World Bank reform
As per the National Library of Medicine:
The World Bank is accustomed to criticism, and few organizations have generated as much outcry since the second world war. However, most analysts accept that the bank has successfully conducted a campaign to improve its image over the past decade.
Indeed, during my meetings with health workers outside the bank, I was surprised that it attracted far less criticism than I had expected. Nonetheless, reservations remain about the bank's approach.
Common Criticisms of the World Bank:
- Creating a climate where high levels of lending are deemed to be good
- Advocating DALY (disability-adjusted life years) as a health measure
- Disregard for the environment and indigenous populations
- Evaluating health projects by looking at economic outcome measures
- Insufficient evaluation of projects
- Lack of sustainability of projects
- Poor evidence base for policies
- Promoting private healthcare
- Forcing countries to adopt structural adjustments for their economies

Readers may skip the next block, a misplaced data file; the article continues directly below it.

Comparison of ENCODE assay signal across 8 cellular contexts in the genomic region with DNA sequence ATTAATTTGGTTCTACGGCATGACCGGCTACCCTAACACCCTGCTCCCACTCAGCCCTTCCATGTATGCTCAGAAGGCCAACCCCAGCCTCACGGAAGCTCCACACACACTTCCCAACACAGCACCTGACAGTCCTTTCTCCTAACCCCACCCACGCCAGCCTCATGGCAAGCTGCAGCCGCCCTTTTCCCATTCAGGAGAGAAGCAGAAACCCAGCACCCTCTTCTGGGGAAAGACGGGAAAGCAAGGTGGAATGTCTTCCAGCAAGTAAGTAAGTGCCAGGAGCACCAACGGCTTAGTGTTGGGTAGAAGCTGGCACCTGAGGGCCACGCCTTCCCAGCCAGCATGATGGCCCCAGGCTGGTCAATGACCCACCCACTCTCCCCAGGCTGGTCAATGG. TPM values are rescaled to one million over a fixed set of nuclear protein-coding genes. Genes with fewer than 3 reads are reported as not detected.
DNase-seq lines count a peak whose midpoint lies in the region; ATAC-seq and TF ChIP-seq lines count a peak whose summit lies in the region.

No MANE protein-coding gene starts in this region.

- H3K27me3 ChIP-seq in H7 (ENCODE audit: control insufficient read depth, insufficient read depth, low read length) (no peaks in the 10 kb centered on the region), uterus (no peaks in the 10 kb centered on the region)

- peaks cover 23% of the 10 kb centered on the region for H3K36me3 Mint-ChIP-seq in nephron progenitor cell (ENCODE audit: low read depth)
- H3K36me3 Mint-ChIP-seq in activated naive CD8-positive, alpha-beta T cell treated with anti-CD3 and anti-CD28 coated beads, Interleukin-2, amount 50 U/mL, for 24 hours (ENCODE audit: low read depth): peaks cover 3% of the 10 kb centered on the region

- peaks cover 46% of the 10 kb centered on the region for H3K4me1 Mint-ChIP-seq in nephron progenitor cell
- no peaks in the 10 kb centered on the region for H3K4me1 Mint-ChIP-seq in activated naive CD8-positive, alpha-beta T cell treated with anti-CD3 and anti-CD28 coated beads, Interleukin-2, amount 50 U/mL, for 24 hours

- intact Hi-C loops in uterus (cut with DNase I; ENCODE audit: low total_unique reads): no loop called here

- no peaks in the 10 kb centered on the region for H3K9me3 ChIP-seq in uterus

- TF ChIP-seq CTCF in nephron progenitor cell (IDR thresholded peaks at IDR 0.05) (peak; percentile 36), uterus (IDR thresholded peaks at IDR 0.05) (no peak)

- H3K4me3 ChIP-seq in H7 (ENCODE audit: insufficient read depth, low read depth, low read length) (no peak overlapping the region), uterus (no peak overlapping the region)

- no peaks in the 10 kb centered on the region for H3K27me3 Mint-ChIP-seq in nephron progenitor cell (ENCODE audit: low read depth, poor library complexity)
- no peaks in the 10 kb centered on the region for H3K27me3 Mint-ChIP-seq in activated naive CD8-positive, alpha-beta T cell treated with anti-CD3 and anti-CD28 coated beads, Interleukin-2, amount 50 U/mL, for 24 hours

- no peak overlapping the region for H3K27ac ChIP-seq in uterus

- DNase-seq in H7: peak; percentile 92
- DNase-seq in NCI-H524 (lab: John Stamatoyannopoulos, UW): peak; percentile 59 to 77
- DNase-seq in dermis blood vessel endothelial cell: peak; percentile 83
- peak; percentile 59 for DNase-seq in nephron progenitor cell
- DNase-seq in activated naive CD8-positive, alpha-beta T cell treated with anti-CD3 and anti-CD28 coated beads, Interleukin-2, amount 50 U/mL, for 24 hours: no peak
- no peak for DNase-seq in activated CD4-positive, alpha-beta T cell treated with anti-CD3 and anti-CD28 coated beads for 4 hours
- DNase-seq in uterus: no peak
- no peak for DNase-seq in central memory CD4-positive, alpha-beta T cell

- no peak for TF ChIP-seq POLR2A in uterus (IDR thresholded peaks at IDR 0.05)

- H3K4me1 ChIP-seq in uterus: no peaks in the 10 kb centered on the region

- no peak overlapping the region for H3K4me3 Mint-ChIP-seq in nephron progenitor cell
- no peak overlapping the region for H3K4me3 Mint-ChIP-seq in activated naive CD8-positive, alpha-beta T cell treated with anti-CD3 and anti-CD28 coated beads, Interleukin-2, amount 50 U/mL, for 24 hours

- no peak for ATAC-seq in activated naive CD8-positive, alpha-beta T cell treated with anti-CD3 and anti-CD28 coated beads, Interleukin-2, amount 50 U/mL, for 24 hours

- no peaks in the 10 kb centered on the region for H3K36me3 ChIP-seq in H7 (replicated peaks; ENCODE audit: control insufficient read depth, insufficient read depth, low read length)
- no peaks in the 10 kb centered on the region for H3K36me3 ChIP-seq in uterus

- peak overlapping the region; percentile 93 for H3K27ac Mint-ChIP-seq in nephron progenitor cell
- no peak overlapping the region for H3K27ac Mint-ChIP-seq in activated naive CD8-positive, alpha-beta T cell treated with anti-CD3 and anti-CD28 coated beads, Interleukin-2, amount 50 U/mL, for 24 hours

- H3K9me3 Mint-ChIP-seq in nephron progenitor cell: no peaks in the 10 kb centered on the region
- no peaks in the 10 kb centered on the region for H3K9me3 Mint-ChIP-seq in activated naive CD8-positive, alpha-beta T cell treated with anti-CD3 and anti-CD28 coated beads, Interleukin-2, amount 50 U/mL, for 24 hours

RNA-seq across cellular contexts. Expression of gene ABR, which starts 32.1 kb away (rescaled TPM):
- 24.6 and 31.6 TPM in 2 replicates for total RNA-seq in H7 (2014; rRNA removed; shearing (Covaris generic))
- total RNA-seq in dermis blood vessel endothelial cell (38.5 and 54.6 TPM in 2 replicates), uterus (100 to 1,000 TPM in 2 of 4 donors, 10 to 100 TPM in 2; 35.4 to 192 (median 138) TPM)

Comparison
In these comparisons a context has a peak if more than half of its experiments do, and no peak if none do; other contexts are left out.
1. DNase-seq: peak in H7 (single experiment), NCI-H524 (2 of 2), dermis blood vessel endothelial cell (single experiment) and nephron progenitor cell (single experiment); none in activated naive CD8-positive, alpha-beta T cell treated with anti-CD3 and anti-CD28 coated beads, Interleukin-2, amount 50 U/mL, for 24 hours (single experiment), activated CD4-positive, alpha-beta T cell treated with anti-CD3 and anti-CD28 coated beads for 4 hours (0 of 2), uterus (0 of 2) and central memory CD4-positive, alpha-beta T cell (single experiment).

- User charges
Summary points: Despite its recent change in image, the World Bank still has staunch critics.
Summers pointed out that the World Bank's unpopular strategies, such as structural adjustment, user charges, and DALYs (disability-adjusted life years) have faced criticism for years. These issues, and the bank's underuse of health outcomes, pose significant obstacles to the broader acceptance of its policies. Summers believes that introducing evidence into policy-making and ensuring the sustainability of projects are crucial issues that need to be addressed for a better future.
West can use the $300B in frozen Russian funds in the West to rebuild Ukraine. It's the expedient thing, and it's morally sound. It's not a new idea. Iraq funds were used to reconstruct the destruction they wrought in Kuwait. Similar approaches were used after WWII with Germany and Japan. Global assets were deployed to repair the damage they caused. It may even deter future aggression, another virtue. The war will end. However, a phased approach may be necessary given Ukraine's limited capacity to absorb large amounts of funding. Nonetheless, such a move could deter future aggression while helping Ukraine regain its feet. The time to act is now. Legal scholar Laurence Tribe has also backed the idea, claiming it is both legal and the right thing to do. For a counterargument to Tribe’s (and others) position, see Giving Russian Assets to Ukraine— Freezing Is Not Seizing.
US industrial Policy/Protectionism
“We are thinking about resilience. Many of our imports are vital components of our exports.”
“There is an intuitive economic appeal to protectionism.”